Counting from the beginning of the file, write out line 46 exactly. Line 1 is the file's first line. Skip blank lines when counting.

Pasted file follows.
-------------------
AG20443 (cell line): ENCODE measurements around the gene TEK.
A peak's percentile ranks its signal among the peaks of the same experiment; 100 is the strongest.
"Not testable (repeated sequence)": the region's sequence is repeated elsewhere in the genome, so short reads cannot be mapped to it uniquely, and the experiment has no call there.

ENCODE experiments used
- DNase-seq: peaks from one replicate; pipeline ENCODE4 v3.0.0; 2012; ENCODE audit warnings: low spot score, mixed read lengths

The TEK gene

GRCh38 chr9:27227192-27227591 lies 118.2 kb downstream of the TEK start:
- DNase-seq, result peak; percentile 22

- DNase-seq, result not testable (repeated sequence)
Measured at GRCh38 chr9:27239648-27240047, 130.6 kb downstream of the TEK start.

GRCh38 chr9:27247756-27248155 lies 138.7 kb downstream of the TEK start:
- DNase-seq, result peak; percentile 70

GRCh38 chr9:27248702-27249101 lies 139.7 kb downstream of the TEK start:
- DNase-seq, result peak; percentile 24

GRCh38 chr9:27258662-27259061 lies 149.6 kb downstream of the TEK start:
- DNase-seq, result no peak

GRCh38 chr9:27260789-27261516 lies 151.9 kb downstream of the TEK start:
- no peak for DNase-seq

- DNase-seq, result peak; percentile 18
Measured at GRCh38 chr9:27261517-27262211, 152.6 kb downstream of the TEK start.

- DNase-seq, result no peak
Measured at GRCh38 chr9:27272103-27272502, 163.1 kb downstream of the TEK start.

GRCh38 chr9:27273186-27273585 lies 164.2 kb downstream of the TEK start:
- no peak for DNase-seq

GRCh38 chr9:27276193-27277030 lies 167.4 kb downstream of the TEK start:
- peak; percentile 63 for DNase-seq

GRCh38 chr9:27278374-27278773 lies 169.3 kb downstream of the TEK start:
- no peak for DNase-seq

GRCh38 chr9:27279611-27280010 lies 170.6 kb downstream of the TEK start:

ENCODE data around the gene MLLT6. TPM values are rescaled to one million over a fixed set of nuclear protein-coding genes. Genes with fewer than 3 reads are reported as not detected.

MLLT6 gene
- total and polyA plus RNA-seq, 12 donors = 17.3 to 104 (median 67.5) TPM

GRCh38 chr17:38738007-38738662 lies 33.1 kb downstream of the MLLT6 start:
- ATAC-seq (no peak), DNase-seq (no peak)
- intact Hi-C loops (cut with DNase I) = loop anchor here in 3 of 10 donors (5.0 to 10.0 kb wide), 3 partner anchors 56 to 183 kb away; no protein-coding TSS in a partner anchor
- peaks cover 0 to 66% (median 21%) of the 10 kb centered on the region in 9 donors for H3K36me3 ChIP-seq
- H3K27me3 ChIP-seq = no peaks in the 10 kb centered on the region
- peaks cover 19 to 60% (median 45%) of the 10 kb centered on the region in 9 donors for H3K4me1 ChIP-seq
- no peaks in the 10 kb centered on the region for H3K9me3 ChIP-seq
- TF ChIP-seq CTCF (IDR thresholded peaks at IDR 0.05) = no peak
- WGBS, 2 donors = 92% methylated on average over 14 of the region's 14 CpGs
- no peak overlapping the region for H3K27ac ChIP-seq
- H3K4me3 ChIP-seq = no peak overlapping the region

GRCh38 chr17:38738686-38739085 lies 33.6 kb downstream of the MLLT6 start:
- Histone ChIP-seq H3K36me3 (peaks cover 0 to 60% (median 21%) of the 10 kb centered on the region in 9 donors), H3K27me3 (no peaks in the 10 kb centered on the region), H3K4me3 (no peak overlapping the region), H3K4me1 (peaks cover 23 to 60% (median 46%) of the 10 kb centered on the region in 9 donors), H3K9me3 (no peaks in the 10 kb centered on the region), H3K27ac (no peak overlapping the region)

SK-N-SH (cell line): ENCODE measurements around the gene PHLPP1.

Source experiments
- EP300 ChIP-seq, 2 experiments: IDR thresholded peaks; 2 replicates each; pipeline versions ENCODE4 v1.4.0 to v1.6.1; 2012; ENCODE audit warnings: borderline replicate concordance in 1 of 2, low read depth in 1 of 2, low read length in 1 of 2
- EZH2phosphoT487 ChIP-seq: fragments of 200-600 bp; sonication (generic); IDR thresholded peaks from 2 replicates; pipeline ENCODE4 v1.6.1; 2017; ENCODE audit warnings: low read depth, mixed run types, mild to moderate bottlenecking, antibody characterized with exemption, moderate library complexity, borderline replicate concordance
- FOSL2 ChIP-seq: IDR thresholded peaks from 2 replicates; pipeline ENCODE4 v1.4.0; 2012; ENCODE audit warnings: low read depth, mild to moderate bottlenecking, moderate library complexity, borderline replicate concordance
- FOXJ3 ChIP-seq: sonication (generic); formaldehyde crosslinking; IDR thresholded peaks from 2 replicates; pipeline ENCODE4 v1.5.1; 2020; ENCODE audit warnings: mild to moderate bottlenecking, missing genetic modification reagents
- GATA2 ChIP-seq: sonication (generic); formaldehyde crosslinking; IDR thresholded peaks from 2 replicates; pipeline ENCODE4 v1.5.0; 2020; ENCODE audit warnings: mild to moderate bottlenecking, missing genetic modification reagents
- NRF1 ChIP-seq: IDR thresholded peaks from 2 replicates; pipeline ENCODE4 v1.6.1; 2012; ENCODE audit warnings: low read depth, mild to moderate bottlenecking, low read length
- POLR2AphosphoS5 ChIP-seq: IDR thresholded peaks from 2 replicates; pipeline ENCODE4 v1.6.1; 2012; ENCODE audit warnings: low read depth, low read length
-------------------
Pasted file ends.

SK-N-SH (cell line): ENCODE measurements around the gene PHLPP1.